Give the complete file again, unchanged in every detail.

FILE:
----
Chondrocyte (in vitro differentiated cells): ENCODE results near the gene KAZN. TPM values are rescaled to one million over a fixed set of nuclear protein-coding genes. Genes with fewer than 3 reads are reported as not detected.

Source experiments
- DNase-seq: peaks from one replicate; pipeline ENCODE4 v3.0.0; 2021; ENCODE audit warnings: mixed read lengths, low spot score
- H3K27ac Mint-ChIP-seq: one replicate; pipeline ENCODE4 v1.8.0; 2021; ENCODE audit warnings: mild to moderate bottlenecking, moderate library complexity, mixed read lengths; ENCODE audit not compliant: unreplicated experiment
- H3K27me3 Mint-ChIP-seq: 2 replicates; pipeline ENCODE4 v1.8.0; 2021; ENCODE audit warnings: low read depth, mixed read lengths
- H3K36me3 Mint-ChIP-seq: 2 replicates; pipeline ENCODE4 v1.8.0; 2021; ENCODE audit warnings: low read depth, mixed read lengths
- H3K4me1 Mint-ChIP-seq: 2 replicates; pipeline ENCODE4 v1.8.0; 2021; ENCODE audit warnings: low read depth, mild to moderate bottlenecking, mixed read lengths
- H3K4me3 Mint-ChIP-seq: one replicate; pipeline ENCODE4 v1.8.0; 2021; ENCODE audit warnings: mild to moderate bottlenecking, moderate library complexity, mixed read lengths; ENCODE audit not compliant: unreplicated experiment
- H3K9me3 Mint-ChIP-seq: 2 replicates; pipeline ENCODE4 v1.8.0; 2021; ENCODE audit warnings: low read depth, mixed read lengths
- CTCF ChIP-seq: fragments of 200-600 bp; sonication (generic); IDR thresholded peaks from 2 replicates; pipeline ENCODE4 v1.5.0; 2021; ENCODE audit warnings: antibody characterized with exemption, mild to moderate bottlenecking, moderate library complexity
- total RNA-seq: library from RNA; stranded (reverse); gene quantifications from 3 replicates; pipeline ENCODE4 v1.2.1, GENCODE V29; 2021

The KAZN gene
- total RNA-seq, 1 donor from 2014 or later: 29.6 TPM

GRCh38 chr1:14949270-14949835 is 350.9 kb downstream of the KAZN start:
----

Chondrocyte (in vitro differentiated cells): ENCODE results near the gene KAZN. TPM values are rescaled to one million over a fixed set of nuclear protein-coding genes. Genes with fewer than 3 reads are reported as not detected.

Source experiments
- DNase-seq: peaks from one replicate; pipeline ENCODE4 v3.0.0; 2021; ENCODE audit warnings: mixed read lengths, low spot score
- H3K27ac Mint-ChIP-seq: one replicate; pipeline ENCODE4 v1.8.0; 2021; ENCODE audit warnings: mild to moderate bottlenecking, moderate library complexity, mixed read lengths; ENCODE audit not compliant: unreplicated experiment
- H3K27me3 Mint-ChIP-seq: 2 replicates; pipeline ENCODE4 v1.8.0; 2021; ENCODE audit warnings: low read depth, mixed read lengths
- H3K36me3 Mint-ChIP-seq: 2 replicates; pipeline ENCODE4 v1.8.0; 2021; ENCODE audit warnings: low read depth, mixed read lengths
- H3K4me1 Mint-ChIP-seq: 2 replicates; pipeline ENCODE4 v1.8.0; 2021; ENCODE audit warnings: low read depth, mild to moderate bottlenecking, mixed read lengths
- H3K4me3 Mint-ChIP-seq: one replicate; pipeline ENCODE4 v1.8.0; 2021; ENCODE audit warnings: mild to moderate bottlenecking, moderate library complexity, mixed read lengths; ENCODE audit not compliant: unreplicated experiment
- H3K9me3 Mint-ChIP-seq: 2 replicates; pipeline ENCODE4 v1.8.0; 2021; ENCODE audit warnings: low read depth, mixed read lengths
- CTCF ChIP-seq: fragments of 200-600 bp; sonication (generic); IDR thresholded peaks from 2 replicates; pipeline ENCODE4 v1.5.0; 2021; ENCODE audit warnings: antibody characterized with exemption, mild to moderate bottlenecking, moderate library complexity
- total RNA-seq: library from RNA; stranded (reverse); gene quantifications from 3 replicates; pipeline ENCODE4 v1.2.1, GENCODE V29; 2021

The KAZN gene
- total RNA-seq, 1 donor from 2014 or later: 29.6 TPM

GRCh38 chr1:14949270-14949835 is 350.9 kb downstream of the KAZN start: